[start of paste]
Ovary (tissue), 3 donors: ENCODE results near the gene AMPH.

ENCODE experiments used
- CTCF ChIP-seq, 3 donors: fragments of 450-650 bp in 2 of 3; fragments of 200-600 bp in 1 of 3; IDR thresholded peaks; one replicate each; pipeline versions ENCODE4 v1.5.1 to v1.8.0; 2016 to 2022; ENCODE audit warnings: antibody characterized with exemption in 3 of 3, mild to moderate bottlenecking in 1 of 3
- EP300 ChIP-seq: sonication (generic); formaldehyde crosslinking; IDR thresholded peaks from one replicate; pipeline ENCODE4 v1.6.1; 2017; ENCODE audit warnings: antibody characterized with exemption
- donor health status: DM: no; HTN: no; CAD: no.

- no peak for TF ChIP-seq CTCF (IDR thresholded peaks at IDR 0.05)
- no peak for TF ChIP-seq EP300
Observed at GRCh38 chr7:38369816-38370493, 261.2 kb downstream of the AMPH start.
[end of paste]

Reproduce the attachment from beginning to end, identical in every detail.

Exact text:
Ovary (tissue), 3 donors: ENCODE results near the gene AMPH.

ENCODE experiments used
- CTCF ChIP-seq, 3 donors: fragments of 450-650 bp in 2 of 3; fragments of 200-600 bp in 1 of 3; IDR thresholded peaks; one replicate each; pipeline versions ENCODE4 v1.5.1 to v1.8.0; 2016 to 2022; ENCODE audit warnings: antibody characterized with exemption in 3 of 3, mild to moderate bottlenecking in 1 of 3
- EP300 ChIP-seq: sonication (generic); formaldehyde crosslinking; IDR thresholded peaks from one replicate; pipeline ENCODE4 v1.6.1; 2017; ENCODE audit warnings: antibody characterized with exemption
- donor health status: DM: no; HTN: no; CAD: no.

- no peak for TF ChIP-seq CTCF (IDR thresholded peaks at IDR 0.05)
- no peak for TF ChIP-seq EP300
Observed at GRCh38 chr7:38369816-38370493, 261.2 kb downstream of the AMPH start.